Data warehouses glean much of their information from consumers
themselves, who often don't realize that the facts they provide in credit
card applications or at the checkout counter are valuable commodities in
this new age of information trading.

Firms like Acxiom are under few obligations to divulge their files to
consumers, and state and federal lawmakers are only beginning to address
some of the privacy questions raised by aggressive data gathering.

Although banks and retailers have long kept files on customers, few have
had the technological capability to sort information from various sources 
everything from government records to magazine subscriptions  to
produce a clearer picture of their patrons.

"Technology has been the enabler," said Hinman, who likens the advances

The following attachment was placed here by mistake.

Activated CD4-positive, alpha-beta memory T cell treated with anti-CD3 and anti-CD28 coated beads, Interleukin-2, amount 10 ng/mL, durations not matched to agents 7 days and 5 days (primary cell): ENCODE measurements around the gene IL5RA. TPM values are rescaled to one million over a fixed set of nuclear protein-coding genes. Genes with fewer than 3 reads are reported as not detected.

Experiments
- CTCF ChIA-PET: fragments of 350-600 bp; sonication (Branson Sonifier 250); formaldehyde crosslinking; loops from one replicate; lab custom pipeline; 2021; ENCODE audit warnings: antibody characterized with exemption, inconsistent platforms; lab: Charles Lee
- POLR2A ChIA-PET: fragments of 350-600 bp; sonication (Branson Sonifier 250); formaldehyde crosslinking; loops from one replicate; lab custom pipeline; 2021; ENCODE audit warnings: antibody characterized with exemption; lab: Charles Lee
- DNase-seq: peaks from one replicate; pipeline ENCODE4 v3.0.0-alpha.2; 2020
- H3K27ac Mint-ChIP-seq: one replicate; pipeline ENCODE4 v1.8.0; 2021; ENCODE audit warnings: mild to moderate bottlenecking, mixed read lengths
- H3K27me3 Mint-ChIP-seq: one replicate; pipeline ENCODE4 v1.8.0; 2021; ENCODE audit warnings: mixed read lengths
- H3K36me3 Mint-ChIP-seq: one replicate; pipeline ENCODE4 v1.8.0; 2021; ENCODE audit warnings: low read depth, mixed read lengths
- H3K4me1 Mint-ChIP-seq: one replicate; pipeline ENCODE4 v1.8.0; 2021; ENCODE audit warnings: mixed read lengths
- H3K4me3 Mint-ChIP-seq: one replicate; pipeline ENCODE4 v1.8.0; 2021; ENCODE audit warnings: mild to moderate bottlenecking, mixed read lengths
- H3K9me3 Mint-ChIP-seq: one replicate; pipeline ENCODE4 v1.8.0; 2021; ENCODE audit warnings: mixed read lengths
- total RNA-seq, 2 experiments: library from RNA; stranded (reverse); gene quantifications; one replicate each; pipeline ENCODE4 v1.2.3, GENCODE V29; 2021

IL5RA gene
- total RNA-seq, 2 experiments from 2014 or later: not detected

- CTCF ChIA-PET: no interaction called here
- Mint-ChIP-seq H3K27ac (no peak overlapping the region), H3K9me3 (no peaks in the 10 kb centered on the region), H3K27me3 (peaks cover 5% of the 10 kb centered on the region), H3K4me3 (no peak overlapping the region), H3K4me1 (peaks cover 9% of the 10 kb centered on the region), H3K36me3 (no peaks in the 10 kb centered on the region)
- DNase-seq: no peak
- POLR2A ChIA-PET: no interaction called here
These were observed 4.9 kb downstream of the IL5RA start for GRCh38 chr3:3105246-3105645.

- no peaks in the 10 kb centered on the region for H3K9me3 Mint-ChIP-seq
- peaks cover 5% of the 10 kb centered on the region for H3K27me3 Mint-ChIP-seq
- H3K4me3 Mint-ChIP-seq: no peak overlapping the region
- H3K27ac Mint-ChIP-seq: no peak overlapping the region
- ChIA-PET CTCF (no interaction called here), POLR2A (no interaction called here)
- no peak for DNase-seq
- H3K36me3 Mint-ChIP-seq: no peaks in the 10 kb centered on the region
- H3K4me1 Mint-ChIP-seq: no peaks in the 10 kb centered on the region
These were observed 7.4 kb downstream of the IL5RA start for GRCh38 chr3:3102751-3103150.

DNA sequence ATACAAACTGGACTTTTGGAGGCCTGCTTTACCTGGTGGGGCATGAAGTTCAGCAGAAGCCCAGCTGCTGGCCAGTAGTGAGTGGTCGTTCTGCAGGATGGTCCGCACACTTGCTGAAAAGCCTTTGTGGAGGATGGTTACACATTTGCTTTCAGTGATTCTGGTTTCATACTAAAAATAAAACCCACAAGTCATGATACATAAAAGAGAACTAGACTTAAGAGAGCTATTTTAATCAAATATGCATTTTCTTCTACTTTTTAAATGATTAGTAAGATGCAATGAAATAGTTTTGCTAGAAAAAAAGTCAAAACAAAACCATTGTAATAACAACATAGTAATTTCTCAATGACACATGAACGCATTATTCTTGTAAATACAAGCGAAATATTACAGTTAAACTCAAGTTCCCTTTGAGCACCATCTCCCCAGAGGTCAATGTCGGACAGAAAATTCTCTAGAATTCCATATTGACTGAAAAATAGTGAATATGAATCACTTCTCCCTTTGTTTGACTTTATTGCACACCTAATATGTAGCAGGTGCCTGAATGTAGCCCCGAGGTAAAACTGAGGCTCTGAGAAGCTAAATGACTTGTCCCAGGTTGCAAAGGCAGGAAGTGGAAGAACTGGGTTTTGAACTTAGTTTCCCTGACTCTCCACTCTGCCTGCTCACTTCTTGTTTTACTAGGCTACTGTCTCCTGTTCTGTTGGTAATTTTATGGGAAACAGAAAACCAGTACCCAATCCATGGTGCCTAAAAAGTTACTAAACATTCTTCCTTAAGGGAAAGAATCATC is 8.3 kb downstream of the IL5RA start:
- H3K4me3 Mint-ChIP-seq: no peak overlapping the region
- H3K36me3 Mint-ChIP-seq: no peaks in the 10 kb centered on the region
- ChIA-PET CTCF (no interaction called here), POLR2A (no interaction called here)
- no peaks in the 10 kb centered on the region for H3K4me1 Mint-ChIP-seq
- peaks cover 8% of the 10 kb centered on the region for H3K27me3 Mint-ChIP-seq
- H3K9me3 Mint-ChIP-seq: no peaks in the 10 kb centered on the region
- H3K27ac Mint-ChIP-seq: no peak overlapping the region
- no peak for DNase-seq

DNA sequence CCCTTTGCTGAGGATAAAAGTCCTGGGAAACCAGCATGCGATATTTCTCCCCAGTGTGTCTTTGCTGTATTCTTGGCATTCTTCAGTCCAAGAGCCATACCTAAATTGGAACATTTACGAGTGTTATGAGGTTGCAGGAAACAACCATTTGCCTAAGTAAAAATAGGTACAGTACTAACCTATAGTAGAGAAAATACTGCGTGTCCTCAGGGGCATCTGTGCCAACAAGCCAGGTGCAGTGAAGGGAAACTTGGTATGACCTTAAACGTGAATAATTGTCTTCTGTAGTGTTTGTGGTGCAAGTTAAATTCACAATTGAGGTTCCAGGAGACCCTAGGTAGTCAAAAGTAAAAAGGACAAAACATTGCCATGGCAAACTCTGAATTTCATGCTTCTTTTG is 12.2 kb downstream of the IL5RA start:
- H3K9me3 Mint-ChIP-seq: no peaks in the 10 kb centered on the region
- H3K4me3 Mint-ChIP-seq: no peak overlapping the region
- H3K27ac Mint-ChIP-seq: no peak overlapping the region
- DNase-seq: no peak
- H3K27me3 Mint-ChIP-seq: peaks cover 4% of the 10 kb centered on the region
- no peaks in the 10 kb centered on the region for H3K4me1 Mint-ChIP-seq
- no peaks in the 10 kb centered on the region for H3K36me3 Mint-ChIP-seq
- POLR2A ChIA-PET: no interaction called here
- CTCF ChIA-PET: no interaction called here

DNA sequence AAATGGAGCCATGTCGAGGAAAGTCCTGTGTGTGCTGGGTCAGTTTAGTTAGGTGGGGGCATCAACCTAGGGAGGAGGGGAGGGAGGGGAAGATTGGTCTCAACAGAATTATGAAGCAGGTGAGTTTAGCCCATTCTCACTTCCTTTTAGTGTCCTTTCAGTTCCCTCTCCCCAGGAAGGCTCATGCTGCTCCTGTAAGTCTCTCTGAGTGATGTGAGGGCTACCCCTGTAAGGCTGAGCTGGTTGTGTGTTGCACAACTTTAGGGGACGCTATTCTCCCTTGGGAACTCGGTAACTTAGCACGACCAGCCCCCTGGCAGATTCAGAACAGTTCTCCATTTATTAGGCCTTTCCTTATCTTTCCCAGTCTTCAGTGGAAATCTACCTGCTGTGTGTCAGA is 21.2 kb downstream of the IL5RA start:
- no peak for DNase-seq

to the invention of the printing press. "Today it's almost unbounded, our
ability to gather, sort and make sense of the vast quantities of information."

The number of data warehouses, large and small, using faster computers,
the Internet and other networks now exceeds 1,000, a tenfold increase in
five years. Only a few  such as Metromail Corp. and R.L. Polk & Co. 
have grown as large or powerful as Acxiom.

"They have gone on an information collecting binge," said Charles Morgan
Jr., Acxiom's chief executive, describing the datamining explosion.
"There's just this insatiable appetite for more information to make better
decisions."

Privacy anxieties have drawn the attention of legislators and regulators in
Washington and across the country. New federal restrictions on the use of